B.A., Wellesley College; M.Ed. and Ed.D., Boston University
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Internationally recognized for groundbreaking work on the image of women in advertising and critical studies of alcohol and tobacco advertising. Creator of the award-winning Killing Us Softly: Advertising’s Image of Women film series, among other films and books.
Jean Kilbourne is internationally recognized for her pioneering work on the image of women in advertising and for her critical studies of alcohol and tobacco advertising. In the late 1960s she began her exploration of the connection between advertising and several public health issues, including violence against women, eating disorders, and addiction, and launched a movement to promote media literacy as a way to prevent these problems. A radical and original idea at the time, this approach is now mainstream and an integral part of most prevention programs.
She is the co-author of So Sexy So Soon: The New Sexualized Childhood and What Parents Can Do to Protect Their Kids (Ballantine, 2008). Her earlier book Can’t Buy My Love: How Advertising Changes the Way We Think and Feel (Simon & Schuster, 2000) was called by Publishers Weekly “a profound work that is required reading for informed consumers.” It won the Distinguished Publication award from the Association for Women in Psychology.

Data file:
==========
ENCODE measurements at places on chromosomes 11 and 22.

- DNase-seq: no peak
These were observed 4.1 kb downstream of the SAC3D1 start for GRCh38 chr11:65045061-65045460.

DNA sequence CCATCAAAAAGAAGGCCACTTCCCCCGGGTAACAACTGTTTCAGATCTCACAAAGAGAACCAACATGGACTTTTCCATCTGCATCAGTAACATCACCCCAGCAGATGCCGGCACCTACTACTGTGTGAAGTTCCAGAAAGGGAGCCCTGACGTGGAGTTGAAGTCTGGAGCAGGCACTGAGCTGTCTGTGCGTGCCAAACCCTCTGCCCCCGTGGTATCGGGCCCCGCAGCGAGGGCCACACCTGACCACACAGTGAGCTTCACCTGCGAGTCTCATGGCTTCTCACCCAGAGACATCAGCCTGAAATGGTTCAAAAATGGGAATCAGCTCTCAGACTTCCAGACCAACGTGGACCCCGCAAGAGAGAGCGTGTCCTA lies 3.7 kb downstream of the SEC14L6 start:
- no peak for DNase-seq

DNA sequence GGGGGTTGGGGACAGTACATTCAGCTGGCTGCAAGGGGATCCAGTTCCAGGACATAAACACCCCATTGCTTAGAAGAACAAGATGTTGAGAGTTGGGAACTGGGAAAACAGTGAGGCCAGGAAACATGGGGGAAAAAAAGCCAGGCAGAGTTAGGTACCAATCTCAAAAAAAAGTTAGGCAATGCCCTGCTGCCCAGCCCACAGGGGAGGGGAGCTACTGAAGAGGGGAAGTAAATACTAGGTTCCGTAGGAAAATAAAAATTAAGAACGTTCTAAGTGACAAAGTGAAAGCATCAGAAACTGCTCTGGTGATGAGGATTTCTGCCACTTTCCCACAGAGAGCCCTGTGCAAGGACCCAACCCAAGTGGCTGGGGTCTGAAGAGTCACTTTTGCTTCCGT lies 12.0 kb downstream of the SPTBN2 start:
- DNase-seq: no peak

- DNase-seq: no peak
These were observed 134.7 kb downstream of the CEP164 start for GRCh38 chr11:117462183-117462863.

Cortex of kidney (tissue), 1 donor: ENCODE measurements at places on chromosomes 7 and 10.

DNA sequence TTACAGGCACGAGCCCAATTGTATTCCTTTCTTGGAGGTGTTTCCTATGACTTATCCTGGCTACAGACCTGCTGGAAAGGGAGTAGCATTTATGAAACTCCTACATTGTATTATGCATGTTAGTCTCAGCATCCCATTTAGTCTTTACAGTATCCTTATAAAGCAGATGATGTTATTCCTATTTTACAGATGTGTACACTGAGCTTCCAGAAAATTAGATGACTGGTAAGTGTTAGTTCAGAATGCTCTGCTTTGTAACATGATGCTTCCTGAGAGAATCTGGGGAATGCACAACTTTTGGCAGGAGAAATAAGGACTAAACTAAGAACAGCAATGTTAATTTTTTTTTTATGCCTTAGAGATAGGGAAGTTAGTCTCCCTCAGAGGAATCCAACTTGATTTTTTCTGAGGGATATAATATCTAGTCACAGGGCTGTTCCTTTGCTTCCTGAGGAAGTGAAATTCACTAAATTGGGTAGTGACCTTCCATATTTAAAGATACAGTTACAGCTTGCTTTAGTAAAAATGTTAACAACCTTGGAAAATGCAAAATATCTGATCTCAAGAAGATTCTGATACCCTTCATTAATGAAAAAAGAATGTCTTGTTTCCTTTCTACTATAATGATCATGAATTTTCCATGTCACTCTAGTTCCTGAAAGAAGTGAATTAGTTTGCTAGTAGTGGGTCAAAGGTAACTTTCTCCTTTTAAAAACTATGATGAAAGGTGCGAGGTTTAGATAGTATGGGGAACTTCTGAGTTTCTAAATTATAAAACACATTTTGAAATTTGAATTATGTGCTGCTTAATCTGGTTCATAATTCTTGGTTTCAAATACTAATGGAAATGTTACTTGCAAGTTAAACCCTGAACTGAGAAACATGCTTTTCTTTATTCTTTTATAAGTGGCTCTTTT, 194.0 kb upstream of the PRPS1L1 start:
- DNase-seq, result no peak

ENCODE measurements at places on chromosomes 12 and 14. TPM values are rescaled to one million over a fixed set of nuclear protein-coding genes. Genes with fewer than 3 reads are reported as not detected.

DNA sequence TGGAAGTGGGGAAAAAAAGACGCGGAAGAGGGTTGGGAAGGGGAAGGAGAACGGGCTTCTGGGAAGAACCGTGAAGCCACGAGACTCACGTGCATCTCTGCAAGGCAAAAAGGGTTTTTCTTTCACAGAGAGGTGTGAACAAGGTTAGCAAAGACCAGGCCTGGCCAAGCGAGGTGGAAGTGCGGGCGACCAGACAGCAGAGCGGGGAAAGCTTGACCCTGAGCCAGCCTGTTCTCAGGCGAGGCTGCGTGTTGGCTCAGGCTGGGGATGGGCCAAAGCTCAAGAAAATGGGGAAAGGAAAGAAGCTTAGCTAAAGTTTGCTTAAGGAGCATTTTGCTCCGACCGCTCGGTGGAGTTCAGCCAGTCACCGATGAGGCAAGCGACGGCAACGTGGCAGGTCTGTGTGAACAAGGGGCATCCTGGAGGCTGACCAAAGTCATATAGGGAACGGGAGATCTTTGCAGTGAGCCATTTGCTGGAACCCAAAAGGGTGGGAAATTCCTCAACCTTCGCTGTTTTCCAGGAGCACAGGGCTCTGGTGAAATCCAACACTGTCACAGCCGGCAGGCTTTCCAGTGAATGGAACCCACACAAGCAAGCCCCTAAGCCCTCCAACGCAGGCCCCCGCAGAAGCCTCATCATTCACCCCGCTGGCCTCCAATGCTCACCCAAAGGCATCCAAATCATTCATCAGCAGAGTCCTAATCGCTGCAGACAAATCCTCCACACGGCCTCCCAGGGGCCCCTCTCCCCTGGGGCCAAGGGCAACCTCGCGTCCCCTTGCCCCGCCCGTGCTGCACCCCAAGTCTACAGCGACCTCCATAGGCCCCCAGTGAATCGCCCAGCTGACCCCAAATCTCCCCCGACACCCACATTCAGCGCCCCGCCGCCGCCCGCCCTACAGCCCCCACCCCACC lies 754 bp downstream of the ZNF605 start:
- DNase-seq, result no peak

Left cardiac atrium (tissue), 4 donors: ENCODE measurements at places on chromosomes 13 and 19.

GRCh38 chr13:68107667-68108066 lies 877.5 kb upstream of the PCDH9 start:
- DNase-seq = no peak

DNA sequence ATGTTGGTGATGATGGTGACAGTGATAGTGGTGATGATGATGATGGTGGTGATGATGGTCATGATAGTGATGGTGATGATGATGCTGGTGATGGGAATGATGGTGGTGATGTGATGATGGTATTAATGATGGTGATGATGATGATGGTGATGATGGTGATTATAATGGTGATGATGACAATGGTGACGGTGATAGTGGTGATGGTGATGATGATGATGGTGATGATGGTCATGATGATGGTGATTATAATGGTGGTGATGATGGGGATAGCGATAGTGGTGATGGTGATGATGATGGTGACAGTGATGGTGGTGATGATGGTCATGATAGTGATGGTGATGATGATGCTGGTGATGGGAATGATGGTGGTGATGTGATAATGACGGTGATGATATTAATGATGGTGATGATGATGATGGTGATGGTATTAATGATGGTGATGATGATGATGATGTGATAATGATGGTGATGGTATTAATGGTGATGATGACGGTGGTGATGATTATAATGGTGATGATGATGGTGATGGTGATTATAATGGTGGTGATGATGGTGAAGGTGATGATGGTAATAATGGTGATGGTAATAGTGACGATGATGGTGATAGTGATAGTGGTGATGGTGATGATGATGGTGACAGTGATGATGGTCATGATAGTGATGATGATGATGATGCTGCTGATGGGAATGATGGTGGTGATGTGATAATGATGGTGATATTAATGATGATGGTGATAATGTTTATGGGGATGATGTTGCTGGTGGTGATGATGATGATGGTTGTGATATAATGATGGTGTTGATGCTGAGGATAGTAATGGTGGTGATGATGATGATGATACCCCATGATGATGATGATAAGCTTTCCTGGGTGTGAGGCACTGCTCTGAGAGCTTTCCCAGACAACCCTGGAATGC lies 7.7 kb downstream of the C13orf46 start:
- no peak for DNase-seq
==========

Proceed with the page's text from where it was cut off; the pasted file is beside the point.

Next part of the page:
The creator of the renowned Killing Us Softly: Advertising’s Image of Women film series, she has made several other films, including Spin the Bottle, Deadly Persuasion, and Slim Hopes. She was profiled in Feminists Who Changed America 1963-1975 and featured in Makers: Women Who Made America, a PBS documentary on the history of the second wave of the women’s movement.
Dr. Kilbourne has served as an advisor to two Surgeons General and has testified for the U.S. Congress. She received her B.A. from Wellesley College, and her M.Ed. and Ed.D from Boston University. She has received many awards, including the Lecturer of the Year award from the National Association for Campus Activities. The presenter of an award from the American Federation of Television and Radio Artists said, “No one in the world has done more to improve the image of women in the media than Jean Kilbourne.”